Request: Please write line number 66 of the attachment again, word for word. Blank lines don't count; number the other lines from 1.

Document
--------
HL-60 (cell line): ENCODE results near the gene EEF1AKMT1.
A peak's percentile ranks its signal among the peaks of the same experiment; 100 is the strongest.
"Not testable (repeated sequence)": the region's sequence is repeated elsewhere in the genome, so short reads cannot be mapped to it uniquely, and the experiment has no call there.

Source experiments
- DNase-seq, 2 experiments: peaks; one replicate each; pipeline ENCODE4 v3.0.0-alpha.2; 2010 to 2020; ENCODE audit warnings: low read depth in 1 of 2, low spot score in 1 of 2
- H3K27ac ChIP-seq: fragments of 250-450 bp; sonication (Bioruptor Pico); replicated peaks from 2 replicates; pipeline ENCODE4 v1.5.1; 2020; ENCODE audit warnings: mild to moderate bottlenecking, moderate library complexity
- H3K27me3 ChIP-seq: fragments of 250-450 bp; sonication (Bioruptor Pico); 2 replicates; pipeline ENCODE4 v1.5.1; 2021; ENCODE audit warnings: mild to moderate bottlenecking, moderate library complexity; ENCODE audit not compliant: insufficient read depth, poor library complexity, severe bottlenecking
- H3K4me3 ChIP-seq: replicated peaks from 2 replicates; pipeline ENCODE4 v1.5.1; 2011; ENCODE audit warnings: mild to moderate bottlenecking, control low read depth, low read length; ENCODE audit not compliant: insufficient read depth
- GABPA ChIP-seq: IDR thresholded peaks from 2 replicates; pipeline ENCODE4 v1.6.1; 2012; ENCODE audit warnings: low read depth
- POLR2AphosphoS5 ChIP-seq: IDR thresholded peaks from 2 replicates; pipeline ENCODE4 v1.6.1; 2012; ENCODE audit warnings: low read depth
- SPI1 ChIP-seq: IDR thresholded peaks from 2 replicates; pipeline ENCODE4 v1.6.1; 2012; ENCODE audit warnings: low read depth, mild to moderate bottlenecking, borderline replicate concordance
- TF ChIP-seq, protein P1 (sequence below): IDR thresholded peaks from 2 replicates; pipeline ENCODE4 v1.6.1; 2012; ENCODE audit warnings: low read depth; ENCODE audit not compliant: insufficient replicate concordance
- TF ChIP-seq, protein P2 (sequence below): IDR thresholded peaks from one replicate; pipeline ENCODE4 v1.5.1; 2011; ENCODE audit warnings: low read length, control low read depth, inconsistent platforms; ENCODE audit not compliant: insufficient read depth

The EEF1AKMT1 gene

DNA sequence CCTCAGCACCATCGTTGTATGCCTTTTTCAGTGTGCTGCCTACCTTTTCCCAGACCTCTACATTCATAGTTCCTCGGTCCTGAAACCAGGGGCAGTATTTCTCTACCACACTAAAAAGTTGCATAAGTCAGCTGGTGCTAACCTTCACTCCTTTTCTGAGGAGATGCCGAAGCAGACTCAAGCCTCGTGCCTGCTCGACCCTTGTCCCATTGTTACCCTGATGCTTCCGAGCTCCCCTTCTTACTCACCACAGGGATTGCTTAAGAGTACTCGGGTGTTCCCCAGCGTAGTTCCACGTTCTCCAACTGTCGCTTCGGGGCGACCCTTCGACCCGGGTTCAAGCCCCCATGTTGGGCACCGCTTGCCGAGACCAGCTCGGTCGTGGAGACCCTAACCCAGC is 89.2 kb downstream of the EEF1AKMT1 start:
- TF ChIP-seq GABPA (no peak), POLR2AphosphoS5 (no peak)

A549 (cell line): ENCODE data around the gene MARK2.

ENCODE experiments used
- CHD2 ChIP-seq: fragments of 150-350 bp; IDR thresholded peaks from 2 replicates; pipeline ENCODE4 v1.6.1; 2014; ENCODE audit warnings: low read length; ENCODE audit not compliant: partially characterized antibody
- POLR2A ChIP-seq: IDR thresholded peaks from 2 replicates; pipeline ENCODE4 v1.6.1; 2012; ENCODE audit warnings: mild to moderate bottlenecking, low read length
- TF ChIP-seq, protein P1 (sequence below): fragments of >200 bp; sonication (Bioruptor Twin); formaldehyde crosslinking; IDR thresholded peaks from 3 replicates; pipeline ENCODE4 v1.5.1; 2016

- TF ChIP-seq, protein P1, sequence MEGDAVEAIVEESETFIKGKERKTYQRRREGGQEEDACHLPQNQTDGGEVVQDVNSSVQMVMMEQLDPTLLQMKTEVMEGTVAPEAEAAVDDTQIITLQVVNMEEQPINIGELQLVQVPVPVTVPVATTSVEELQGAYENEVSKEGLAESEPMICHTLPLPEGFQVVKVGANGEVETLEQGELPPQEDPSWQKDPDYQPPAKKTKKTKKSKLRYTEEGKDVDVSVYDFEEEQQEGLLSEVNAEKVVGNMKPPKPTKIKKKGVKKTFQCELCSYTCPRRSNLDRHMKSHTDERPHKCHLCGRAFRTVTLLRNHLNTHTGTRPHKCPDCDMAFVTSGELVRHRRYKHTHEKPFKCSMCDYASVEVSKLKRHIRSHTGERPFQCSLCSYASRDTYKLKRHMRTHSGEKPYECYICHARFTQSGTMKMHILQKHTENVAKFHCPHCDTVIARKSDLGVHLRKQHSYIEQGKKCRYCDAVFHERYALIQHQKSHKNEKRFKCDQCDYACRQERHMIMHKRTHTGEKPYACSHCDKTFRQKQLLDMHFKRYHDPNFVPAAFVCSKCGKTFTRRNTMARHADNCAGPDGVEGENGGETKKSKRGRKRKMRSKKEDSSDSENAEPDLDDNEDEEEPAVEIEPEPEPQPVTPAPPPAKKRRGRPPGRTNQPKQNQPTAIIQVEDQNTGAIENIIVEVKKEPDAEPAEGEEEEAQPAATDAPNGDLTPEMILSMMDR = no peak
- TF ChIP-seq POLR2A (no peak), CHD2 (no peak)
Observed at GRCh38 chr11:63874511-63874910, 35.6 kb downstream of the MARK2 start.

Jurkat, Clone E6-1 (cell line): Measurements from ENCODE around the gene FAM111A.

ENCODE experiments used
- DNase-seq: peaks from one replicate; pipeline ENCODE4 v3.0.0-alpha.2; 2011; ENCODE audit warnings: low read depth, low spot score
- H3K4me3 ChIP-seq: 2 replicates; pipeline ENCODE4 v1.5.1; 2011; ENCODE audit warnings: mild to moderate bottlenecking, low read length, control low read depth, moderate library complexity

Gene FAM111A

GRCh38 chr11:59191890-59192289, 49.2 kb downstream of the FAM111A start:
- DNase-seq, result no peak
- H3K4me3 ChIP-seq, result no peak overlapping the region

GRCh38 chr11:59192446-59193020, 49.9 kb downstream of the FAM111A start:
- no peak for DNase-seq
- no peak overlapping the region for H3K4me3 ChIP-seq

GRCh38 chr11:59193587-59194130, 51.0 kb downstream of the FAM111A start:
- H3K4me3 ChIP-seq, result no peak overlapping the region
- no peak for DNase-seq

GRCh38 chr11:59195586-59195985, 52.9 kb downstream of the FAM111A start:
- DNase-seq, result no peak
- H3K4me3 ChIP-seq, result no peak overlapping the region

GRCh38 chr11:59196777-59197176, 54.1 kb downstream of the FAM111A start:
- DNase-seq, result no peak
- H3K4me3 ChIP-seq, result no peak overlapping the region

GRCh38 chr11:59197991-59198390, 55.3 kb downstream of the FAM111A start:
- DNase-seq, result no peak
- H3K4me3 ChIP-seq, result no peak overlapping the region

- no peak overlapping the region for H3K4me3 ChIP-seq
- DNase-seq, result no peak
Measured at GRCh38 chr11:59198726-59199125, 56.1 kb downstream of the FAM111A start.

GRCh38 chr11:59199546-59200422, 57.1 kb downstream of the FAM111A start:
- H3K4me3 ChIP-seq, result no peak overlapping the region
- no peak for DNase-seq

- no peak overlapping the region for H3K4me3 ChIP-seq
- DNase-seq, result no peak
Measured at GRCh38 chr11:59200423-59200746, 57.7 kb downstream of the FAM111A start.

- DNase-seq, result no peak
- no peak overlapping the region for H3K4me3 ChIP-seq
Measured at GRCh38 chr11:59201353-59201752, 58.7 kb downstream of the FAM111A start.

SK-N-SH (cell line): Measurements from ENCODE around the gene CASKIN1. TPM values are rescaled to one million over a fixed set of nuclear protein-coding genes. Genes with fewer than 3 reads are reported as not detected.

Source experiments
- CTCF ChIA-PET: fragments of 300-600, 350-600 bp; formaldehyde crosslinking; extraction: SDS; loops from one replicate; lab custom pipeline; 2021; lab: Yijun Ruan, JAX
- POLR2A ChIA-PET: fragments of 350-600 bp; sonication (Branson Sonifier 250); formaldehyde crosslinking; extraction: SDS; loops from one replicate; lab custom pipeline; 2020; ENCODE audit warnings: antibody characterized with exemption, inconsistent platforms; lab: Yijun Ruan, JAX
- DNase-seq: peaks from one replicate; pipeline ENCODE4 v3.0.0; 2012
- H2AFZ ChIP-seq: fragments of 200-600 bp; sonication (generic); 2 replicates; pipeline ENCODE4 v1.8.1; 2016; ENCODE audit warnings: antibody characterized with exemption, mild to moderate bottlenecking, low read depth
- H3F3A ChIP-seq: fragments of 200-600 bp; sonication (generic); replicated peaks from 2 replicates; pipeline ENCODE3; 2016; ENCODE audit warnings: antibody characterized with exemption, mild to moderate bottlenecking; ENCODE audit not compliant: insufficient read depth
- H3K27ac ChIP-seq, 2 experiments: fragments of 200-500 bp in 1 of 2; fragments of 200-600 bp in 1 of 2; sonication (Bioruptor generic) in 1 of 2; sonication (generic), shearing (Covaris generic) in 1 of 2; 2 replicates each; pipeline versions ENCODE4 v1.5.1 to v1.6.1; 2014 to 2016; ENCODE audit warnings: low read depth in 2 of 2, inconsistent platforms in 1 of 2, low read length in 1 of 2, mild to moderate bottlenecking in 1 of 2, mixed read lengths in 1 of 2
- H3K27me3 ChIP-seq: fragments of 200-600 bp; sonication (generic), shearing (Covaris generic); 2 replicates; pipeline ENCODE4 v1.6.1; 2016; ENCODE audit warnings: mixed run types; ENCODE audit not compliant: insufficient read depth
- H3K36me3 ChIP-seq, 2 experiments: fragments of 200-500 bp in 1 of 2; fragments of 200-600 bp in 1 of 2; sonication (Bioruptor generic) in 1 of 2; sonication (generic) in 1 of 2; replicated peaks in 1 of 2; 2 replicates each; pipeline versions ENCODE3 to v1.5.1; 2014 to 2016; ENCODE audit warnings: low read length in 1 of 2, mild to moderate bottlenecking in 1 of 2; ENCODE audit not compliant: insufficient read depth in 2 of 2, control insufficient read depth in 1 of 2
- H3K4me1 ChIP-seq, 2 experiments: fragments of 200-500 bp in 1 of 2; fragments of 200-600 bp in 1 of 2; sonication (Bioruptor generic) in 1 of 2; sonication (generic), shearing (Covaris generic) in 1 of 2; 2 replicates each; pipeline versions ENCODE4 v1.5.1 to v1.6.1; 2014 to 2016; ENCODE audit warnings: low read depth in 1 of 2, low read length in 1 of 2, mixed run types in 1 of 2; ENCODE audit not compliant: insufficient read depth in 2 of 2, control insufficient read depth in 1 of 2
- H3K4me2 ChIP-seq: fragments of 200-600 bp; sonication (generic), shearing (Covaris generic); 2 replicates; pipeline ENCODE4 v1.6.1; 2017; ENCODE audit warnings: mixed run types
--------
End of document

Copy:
- H3F3A ChIP-seq: fragments of 200-600 bp; sonication (generic); replicated peaks from 2 replicates; pipeline ENCODE3; 2016; ENCODE audit warnings: antibody characterized with exemption, mild to moderate bottlenecking; ENCODE audit not compliant: insufficient read depth